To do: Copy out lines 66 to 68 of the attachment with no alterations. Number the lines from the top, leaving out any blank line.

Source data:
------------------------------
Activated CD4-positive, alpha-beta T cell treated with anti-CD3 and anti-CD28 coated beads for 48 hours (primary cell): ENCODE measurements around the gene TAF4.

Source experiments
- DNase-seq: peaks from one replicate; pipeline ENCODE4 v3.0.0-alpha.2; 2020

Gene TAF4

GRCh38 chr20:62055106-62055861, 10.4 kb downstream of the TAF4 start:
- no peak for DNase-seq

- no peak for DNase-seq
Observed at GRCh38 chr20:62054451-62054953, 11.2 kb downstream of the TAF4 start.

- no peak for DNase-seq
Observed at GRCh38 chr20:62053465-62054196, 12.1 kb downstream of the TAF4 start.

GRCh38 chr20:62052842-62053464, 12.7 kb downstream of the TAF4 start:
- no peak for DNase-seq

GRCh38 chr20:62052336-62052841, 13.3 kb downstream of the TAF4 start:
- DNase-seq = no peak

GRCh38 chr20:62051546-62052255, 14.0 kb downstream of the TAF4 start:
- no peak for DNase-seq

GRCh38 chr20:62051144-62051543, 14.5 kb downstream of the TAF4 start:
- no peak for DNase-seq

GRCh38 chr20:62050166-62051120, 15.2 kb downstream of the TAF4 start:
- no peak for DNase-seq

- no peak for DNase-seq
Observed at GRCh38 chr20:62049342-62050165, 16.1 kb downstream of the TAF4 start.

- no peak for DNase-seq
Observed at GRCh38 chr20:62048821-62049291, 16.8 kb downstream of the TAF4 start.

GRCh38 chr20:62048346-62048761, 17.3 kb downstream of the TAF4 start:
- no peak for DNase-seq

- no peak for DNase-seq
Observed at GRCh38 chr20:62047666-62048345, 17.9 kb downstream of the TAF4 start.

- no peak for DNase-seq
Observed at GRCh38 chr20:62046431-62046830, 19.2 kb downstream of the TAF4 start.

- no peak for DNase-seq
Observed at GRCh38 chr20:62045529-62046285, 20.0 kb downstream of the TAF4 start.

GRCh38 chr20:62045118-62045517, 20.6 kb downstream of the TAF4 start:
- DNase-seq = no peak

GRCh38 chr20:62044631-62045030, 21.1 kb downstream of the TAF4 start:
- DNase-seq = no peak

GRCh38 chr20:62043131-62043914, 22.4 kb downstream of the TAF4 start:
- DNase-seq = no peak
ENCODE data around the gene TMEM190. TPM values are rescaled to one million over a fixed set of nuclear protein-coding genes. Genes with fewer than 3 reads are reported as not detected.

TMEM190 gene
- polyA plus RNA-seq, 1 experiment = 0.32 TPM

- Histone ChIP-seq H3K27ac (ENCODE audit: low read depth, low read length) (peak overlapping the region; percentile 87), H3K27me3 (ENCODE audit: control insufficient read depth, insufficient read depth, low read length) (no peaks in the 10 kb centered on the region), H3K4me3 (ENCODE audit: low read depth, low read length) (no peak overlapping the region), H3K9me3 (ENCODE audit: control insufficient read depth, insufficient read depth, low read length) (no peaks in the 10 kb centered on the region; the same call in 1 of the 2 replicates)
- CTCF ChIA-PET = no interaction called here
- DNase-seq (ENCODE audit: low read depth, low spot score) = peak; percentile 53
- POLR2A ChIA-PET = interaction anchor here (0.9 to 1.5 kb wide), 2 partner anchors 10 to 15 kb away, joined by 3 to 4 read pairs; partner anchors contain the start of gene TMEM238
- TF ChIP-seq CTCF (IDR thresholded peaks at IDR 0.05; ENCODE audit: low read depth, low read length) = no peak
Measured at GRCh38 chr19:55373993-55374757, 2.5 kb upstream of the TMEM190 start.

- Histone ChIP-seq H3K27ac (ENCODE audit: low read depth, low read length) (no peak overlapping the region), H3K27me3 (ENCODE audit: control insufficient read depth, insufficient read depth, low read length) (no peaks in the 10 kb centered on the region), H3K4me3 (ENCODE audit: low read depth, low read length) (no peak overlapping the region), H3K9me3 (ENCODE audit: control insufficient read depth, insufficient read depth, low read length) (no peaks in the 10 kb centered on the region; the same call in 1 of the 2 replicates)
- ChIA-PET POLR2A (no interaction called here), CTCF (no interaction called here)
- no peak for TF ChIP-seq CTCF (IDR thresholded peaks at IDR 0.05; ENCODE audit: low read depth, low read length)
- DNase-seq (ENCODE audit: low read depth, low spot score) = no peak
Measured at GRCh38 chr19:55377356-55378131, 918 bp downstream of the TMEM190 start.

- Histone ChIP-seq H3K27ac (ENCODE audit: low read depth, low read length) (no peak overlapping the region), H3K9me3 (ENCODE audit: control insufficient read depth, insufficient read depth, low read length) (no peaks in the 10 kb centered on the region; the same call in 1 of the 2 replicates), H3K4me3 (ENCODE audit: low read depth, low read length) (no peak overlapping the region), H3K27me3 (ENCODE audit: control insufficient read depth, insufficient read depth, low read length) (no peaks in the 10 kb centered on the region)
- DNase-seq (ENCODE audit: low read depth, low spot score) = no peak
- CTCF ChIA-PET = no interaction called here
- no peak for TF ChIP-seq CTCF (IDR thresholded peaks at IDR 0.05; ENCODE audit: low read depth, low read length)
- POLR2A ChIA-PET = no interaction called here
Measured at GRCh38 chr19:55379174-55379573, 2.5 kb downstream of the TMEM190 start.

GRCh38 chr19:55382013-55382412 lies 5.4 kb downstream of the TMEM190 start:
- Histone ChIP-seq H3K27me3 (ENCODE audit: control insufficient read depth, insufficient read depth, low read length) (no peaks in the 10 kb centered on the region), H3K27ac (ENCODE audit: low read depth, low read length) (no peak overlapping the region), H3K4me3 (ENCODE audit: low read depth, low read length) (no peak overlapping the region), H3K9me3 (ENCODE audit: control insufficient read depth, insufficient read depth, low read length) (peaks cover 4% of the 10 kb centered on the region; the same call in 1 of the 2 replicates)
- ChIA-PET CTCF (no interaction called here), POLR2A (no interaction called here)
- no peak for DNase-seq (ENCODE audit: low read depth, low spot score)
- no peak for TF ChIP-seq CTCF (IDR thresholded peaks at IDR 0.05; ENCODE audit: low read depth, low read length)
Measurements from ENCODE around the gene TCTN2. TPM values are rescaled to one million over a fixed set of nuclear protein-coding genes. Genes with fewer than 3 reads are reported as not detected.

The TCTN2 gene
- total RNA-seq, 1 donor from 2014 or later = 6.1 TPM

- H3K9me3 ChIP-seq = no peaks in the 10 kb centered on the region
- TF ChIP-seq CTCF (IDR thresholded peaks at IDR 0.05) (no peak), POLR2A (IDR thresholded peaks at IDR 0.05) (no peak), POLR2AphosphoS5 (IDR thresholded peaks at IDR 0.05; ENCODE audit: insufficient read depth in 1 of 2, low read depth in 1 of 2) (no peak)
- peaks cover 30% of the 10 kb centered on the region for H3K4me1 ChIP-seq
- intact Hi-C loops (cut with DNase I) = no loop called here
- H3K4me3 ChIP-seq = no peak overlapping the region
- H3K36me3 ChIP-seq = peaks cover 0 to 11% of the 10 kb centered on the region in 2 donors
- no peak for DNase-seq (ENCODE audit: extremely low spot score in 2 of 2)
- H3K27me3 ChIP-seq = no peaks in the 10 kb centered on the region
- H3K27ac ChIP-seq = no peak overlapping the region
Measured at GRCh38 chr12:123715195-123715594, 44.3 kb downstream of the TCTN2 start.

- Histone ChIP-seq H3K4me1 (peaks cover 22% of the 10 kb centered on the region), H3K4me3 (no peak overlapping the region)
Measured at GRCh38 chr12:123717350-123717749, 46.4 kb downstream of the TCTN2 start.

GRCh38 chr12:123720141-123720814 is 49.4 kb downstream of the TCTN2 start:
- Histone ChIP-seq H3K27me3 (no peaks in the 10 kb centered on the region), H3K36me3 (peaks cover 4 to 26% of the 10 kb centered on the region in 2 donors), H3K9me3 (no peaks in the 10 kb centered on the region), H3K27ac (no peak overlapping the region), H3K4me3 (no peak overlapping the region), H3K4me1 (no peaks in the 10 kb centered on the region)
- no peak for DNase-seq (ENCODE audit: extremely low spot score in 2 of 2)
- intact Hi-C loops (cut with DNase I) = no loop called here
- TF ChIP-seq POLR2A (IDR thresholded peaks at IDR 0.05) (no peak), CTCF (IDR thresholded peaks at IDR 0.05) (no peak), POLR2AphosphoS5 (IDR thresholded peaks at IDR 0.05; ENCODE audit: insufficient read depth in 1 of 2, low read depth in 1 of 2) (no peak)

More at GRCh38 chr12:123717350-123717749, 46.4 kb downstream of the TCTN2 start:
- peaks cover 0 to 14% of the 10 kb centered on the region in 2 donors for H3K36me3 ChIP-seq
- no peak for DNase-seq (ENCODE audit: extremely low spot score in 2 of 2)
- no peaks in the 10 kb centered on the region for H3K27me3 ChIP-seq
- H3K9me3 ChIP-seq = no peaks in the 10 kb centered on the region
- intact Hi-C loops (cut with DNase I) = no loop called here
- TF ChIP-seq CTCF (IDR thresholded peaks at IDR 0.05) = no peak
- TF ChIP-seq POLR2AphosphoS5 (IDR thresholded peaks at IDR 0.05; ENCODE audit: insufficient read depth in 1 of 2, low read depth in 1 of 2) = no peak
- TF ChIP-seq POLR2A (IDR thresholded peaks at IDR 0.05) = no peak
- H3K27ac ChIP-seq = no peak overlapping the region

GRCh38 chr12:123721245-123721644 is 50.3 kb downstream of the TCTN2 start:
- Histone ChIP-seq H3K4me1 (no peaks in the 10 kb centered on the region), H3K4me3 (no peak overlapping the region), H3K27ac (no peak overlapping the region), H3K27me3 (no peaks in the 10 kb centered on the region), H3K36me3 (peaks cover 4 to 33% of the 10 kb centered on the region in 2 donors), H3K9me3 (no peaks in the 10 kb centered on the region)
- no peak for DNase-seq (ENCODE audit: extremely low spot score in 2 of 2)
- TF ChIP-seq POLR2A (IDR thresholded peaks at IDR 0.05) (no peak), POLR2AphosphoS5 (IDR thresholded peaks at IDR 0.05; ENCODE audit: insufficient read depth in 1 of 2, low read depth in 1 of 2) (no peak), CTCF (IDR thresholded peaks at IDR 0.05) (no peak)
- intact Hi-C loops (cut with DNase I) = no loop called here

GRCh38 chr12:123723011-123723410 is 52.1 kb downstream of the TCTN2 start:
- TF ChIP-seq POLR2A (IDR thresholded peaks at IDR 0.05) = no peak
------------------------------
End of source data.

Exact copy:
- total RNA-seq, 1 donor from 2014 or later = 6.1 TPM

- H3K9me3 ChIP-seq = no peaks in the 10 kb centered on the region
- TF ChIP-seq CTCF (IDR thresholded peaks at IDR 0.05) (no peak), POLR2A (IDR thresholded peaks at IDR 0.05) (no peak), POLR2AphosphoS5 (IDR thresholded peaks at IDR 0.05; ENCODE audit: insufficient read depth in 1 of 2, low read depth in 1 of 2) (no peak)